In the film, scripted by Belcon but partially improvised, three underemployed, classically trained actors reinvent themselves as rappers: Malikai Cameron (Belcon) becomes “Pimp Mississippi Messiah,” Tracey Baker (Wilson) is “Lil Problem,” and Ron Lewis (Dennis Pressey) goes by “Big Spoon.” As the rap group “Large Money Mercenaries,” they cop every stereotype of MTV hip-hop — the jewelry, the booty video, the walk and talk — in pursuit of acting jobs. (The actors write and perform all their own raps — and they’re actually pretty good. “Snoop’s producers, Marc ‘In the Dark’ D’Andrea and Dave Shaw, are our music producers,” notes Jones, “and he says these guys are as good if not better than most of the stuff he hears.”) Along the way, the group contends with painfully uncool music and film executives, played by Danson and Henry Winkler, who fumble to cash in on a fad they don’t particularly understand. (Danson claims he had no idea how to play a record exec, but his coked-out slickster is hilarious.)
In a dig at the whole “urban” genre, some of the scripts offered to the faux rappers have names like Bitta Chocolate, The Adventures of Doo Doo Brown and Soul Patrol. “That’s true to life,” says Belcon. “It can never be just Love and Roses, it’s got to be Money, Love and Chocolate Roses. I swear to God, there was a script that came out a couple months ago called Soul Plane — like Airplane! but with brothers.”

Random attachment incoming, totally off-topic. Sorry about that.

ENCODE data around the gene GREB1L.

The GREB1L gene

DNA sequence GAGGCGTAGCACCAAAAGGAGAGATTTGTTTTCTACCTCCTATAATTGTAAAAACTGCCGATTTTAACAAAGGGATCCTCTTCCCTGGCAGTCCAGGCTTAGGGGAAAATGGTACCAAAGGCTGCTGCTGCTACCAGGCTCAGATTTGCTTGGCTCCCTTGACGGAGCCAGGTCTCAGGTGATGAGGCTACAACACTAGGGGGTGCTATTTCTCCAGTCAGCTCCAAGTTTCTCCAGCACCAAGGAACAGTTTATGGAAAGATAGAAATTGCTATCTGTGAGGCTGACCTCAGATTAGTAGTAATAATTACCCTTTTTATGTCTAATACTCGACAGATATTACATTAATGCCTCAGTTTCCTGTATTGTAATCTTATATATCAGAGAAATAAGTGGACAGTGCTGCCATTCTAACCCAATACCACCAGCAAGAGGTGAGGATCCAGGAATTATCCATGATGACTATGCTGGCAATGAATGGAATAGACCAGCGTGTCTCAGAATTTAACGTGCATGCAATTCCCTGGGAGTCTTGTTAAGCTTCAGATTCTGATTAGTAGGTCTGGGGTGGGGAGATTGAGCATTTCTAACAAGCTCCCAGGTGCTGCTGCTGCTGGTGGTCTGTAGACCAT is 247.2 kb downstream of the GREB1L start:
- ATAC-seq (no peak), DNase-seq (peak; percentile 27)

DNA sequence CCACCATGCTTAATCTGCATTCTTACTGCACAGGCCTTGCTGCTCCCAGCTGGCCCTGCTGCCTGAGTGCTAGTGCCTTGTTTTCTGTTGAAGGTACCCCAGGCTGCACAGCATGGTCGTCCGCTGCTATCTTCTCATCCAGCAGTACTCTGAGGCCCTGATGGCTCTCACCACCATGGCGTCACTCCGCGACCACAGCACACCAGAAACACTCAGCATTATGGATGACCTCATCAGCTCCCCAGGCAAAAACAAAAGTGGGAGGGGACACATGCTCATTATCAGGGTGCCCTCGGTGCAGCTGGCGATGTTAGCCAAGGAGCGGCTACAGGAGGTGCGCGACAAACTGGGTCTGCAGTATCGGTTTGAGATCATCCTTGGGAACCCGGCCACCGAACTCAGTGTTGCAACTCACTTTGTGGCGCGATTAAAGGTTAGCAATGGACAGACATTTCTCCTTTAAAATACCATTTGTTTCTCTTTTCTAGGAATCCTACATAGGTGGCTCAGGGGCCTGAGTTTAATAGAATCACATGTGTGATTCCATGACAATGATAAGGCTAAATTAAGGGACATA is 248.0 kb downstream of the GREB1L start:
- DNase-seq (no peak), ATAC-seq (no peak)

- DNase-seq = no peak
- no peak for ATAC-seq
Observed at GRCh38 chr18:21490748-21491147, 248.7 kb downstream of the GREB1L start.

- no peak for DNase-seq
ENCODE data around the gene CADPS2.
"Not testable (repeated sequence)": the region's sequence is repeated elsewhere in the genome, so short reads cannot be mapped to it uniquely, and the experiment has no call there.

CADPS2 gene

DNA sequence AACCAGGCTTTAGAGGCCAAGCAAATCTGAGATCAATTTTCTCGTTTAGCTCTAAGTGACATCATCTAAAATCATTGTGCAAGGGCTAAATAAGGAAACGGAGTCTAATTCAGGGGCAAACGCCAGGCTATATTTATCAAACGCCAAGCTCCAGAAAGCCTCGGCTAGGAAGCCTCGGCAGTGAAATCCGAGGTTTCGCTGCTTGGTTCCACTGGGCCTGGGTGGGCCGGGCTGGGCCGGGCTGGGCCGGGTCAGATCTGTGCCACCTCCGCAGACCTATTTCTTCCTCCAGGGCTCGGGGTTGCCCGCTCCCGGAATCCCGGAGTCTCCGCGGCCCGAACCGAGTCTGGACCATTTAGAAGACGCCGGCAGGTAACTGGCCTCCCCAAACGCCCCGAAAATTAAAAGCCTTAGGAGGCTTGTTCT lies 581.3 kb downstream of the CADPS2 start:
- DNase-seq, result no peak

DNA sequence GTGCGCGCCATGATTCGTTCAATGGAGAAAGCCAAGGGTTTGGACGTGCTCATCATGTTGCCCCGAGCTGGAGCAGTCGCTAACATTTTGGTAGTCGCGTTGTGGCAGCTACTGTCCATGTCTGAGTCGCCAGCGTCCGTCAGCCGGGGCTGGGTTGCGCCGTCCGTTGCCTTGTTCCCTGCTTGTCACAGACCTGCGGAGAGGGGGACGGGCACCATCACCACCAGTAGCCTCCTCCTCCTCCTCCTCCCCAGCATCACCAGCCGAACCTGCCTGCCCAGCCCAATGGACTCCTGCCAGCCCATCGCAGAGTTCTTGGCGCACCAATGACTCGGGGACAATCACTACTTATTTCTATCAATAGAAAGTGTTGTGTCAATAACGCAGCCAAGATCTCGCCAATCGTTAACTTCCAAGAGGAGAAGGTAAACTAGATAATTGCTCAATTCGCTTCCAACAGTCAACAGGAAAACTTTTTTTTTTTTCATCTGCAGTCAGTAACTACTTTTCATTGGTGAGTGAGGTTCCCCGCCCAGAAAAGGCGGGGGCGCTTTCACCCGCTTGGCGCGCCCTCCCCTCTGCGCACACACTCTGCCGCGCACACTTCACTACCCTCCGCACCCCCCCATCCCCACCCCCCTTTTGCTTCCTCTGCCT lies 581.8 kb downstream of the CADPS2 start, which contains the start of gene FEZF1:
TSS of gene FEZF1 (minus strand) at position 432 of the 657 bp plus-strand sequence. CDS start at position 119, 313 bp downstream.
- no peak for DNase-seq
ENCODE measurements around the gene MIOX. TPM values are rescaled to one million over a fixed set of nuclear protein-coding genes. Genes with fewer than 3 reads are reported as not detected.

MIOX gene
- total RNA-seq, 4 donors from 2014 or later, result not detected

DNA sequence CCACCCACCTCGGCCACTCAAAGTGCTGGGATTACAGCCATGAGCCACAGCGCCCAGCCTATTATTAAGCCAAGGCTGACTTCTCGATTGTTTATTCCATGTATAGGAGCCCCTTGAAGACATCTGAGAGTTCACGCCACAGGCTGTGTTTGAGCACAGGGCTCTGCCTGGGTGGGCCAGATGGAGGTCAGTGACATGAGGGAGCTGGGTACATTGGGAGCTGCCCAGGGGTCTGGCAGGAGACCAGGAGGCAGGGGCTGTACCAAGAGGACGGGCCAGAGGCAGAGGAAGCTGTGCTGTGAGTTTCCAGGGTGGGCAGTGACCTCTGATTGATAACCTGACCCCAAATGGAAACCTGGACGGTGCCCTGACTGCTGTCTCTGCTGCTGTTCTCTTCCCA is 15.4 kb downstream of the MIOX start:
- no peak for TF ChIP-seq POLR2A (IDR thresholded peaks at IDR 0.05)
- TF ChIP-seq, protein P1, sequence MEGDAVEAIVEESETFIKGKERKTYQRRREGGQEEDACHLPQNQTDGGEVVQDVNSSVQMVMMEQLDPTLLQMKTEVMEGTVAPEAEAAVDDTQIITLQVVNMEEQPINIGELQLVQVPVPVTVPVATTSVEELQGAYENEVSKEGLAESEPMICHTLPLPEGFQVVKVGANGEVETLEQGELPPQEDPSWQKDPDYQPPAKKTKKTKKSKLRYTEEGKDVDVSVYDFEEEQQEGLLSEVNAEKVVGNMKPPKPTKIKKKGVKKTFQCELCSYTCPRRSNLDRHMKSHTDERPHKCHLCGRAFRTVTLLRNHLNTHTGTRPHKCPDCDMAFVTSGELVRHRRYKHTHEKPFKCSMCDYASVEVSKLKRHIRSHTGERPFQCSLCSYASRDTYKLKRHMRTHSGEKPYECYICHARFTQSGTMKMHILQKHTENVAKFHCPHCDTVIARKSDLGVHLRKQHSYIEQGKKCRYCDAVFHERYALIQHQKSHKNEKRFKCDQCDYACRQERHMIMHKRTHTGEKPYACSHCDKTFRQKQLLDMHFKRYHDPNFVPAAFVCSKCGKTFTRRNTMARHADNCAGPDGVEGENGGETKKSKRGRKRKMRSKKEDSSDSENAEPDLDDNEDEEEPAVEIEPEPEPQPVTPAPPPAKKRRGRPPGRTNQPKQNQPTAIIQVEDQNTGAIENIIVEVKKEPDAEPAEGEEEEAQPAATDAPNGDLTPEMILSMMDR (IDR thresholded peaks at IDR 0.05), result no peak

“My friend in New York is a brilliant actor,” adds Pressey, “and he booked a recurring role on a series. There was a holdup at NBC; he got called into rehearsal, and they’re like, ‘We had to give the role to someone else.’ They wouldn’t tell him who. And then he saw in TV Guidethat Eve got the role. It’s just epidemic.”
Co-producer Miles Presha jumps in: “How come there’s no rock stars getting in movies?”